Archiv der Kategorie: English

Out of the routine

After one-hundred months of weekly blogging, I’m getting out of this routine. In 2013, I started with fifteen categories (see the Categories pull-down menu on the right) without having a long-term plan in mind. The selection of topics arose spontaneously over time. They are mostly about communication, management, meaning design, change management, and governance. In addition, I categorized all posts with over 3300 tags. The word cloud on the right side highlights the most frequent keywords using the font size. The most used English keywords are metaphor, communication, change, context, and rules. In this post, I summarize my insights from over eight years.

How much effort was needed?
In the absence of an attendance recorder, the creation was not measured. The effort for the more than 420 articles results mainly from the two languages – German and English. I aim for about 500 words per post. The present articles contain between 300 and 1700 words. On average, I estimate the effort for a bilingual article to be eight hours per week. The range goes from four hours to several days. Several thousand hours or more than 400 PD have been accumulated.

What my writing process looks like
For me, an important lesson learned is the path from idea to publication. The typical procedure looks like the following.

  1. Preparing the topic
    The first step is to develop a subject that seems worth sharing, mainly researching the related aspects. It consists of the individual parts, the context, and the coherent structure. In addition, I develop a simplified visualization of the topic and transfer it into a symbolic image. Only after I structured the whole, I start writing. In individual cases, this can take weeks.
  2. Writing and revising the draft
    With the topic in mind, I write the first version in German. The model gets transferred into a verbal form – describing the terms, explaining the context, and showing examples. In the end, I summarize the findings at the end. This version matures overnight, and I revise it on one of the following days. Now I look dissociated at the text as if it were from somebody else. As soon as nothing bothers me, I run the spelling and grammar check (currently: Grammarly). Based on the suggestions, I revise the sentences and fix mistakes. To make the text more understandable, I identify abstract terms and awkward passages with Blablameter.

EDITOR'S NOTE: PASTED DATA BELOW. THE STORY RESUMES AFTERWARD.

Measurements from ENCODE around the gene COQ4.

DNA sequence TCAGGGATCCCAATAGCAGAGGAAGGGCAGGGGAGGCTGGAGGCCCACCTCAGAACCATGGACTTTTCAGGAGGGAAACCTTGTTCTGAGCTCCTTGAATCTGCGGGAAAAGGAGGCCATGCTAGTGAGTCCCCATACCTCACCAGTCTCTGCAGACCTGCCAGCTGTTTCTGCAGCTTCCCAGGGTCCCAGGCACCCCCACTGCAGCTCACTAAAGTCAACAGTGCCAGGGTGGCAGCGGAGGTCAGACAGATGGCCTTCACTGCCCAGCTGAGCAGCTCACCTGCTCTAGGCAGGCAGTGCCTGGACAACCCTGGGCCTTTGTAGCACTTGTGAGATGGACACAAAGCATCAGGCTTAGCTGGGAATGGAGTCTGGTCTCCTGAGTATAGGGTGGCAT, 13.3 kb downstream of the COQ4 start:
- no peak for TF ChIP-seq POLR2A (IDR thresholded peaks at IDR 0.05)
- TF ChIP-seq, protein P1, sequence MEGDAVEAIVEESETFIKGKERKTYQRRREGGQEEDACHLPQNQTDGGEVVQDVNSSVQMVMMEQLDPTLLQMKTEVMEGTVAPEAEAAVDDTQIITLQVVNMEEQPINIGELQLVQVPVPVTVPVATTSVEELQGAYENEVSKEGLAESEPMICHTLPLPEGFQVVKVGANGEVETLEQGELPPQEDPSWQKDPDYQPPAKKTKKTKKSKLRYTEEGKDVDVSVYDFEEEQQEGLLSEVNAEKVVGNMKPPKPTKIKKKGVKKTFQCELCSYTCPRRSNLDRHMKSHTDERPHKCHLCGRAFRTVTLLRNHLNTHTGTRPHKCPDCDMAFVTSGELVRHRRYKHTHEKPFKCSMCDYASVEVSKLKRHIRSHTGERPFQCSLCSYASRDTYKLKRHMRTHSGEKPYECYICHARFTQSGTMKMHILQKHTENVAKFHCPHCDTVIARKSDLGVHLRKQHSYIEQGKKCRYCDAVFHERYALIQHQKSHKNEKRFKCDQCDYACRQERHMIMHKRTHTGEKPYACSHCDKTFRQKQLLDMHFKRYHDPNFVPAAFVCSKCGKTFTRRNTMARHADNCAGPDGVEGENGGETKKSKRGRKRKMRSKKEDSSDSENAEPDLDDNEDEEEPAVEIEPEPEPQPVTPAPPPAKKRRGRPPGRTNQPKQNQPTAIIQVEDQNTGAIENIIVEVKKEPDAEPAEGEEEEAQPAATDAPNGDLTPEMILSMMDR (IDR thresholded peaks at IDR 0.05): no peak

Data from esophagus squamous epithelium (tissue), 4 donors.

3. Translate and revise the text
    The matured text gets now translated. I’ve been using software (formerly SYSTRAN and now DEEPL) for years to get a rough translation. I revise the English version until I don’t get stuck either. The English text is then cleansed from errors and awkward phrasing using Grammarly. While editing the English text, I adjust in parallel the German one to keep both versions in sync. Later, it would be more difficult to find the changed positions again.
  4. Having the texts read aloud
    After the text is available in German and English, I have it read aloud. I found out that listening is another effective way to improve a text. For this purpose, I use the Text-to-Speech reader TextAloud. While listening, I can either walk around or close my eyes. On the other hand, the program reads the FULL text, i.e., without skipping paragraphs. In this way, I discover other errors and weak points in my wording, which I otherwise overread. Here again, I revise the German and English versions side by side, as described above.
  5. Making the final correction
    Some texts do not pass the fourth step satisfactorily. In this case, they slip into the hold file and are completely revised sometimes later. If the texts survive the follow-up, a final correction is made using Duden-Mentor and Grammarly. With this, the articles are done.
  6. Publishing the blogpost
    When publishing, the texts are uploaded to and tagged with keywords. Most of the time, I have several articles in the pipeline. Since I publish only one topic a week, several finished posts accumulate over time. Because of this preliminary work, I have a buffer for the weekly release. Besides, I collect ideas for topics and half-finished texts in a development file. The writing process ends with the upload. I publish in the order of uploading. In rare cases, the articles are re-sharpened after some time.